The short-lived case of civil marriage in Lebanon

By Myriam Sfeir
Submitted to Session P5256 (Gender, Law and Violence in Lebanon - feminist contestations post-Arab uprisings, 2018 Annual Meeting
Gender/Women's Studies;
LCD Projector without Audio;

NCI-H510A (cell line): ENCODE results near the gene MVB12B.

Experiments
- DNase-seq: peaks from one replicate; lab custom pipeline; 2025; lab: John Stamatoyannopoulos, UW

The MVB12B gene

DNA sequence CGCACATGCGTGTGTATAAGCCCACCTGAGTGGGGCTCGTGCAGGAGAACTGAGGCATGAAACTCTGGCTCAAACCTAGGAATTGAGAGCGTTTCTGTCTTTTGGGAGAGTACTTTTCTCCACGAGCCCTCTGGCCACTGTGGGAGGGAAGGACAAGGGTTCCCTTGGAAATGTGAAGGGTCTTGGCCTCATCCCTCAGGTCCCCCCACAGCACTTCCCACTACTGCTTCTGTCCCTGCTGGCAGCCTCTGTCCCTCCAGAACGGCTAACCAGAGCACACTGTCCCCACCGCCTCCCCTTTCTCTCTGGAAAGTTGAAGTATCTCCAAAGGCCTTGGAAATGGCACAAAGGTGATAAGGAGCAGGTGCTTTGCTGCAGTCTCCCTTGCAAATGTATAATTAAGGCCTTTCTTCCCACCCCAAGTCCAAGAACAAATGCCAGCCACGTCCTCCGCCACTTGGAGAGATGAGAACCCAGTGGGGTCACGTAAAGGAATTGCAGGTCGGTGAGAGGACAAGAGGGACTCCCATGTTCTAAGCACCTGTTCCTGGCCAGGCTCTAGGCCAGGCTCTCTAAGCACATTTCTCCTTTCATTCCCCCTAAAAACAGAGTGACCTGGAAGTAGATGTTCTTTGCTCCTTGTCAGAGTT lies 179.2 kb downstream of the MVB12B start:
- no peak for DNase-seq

Lebanon is distinct from most Arab countries because it has 18 different religious sects that have different personal status codes and is the only Arab country that allows for civil marriages contracted outside the country to be registered in Lebanon. My presentation will focus on the topic of civil marriage in light of the confessional system in Lebanon. It will briefly highlight the several attempts to put forth a unified civil personal status law in Lebanon and the draft laws presented related to instating an optional civil marriage that didn't see the light. The presentation will shed light on the activism of NGOs and civil society organizations on the ground, and the stark opposition they often receive from the government and the religious establishment. The presentation will highlight the case of Nidal Darwich and Kholoud Sukkarieh, the first Lebanese couple who managed to contract a civil marriage on Lebanese soil. Thanks to the ground-breaking legal loophole lawyer Talal Husseini found, coupled with the willingness of Joseph Bechara, the notary public who accepted to endorse the marriage contract, Nidal and Kholoud were able to get married in a civil manner in Lebanon. The presentation will highlight how they managed to do it, the legal hurdles they endured, and the backlash and repercussions they faced in a confessional country like Lebanon where they were forced to leave the country to build a better future for their son. The presentation will also highlight the stance of the religious authorities both Muslim and Christian and their indirect influence in making the government revoke a previous decision taken in 2013 by the Consultations Committee at the Ministry of Interior to legitimize civil marriages contracted on Lebanese soil and allow for their registration. After registering several marriages, a change in ministers brought forth a change in law that has repercussions on a dozen of couples who are still struggling to have their marriages registered. This current refusal of the ministry to recognize such marriages constitutes a violations of human rights and the presentation will attempt to discuss some possible practical recommendations to solve this problem.